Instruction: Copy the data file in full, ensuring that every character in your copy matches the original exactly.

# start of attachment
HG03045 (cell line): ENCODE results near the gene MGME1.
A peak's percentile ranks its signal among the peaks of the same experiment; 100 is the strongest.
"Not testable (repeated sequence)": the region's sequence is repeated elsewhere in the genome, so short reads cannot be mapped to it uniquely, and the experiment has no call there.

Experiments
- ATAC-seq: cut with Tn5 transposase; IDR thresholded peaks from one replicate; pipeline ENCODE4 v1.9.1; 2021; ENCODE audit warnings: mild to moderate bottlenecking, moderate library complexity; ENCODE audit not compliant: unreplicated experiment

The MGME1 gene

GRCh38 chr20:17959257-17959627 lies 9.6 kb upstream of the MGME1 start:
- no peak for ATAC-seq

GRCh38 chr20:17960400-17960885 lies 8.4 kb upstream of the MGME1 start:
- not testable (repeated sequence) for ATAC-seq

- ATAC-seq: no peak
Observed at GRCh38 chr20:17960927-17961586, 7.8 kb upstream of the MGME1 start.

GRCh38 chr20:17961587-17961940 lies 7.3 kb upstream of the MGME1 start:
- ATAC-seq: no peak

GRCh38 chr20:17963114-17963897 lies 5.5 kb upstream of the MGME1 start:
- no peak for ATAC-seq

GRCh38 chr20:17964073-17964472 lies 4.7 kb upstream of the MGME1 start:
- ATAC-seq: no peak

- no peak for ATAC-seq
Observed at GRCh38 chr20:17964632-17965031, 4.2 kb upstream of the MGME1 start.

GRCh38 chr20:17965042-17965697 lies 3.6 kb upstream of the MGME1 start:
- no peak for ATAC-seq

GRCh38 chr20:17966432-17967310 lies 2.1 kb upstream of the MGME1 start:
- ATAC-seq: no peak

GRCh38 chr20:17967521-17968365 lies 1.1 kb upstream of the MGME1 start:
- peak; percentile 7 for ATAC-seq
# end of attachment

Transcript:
HG03045 (cell line): ENCODE results near the gene MGME1.
A peak's percentile ranks its signal among the peaks of the same experiment; 100 is the strongest.
"Not testable (repeated sequence)": the region's sequence is repeated elsewhere in the genome, so short reads cannot be mapped to it uniquely, and the experiment has no call there.

Experiments
- ATAC-seq: cut with Tn5 transposase; IDR thresholded peaks from one replicate; pipeline ENCODE4 v1.9.1; 2021; ENCODE audit warnings: mild to moderate bottlenecking, moderate library complexity; ENCODE audit not compliant: unreplicated experiment

The MGME1 gene

GRCh38 chr20:17959257-17959627 lies 9.6 kb upstream of the MGME1 start:
- no peak for ATAC-seq

GRCh38 chr20:17960400-17960885 lies 8.4 kb upstream of the MGME1 start:
- not testable (repeated sequence) for ATAC-seq

- ATAC-seq: no peak
Observed at GRCh38 chr20:17960927-17961586, 7.8 kb upstream of the MGME1 start.

GRCh38 chr20:17961587-17961940 lies 7.3 kb upstream of the MGME1 start:
- ATAC-seq: no peak

GRCh38 chr20:17963114-17963897 lies 5.5 kb upstream of the MGME1 start:
- no peak for ATAC-seq

GRCh38 chr20:17964073-17964472 lies 4.7 kb upstream of the MGME1 start:
- ATAC-seq: no peak

- no peak for ATAC-seq
Observed at GRCh38 chr20:17964632-17965031, 4.2 kb upstream of the MGME1 start.

GRCh38 chr20:17965042-17965697 lies 3.6 kb upstream of the MGME1 start:
- no peak for ATAC-seq

GRCh38 chr20:17966432-17967310 lies 2.1 kb upstream of the MGME1 start:
- ATAC-seq: no peak

GRCh38 chr20:17967521-17968365 lies 1.1 kb upstream of the MGME1 start:
- peak; percentile 7 for ATAC-seq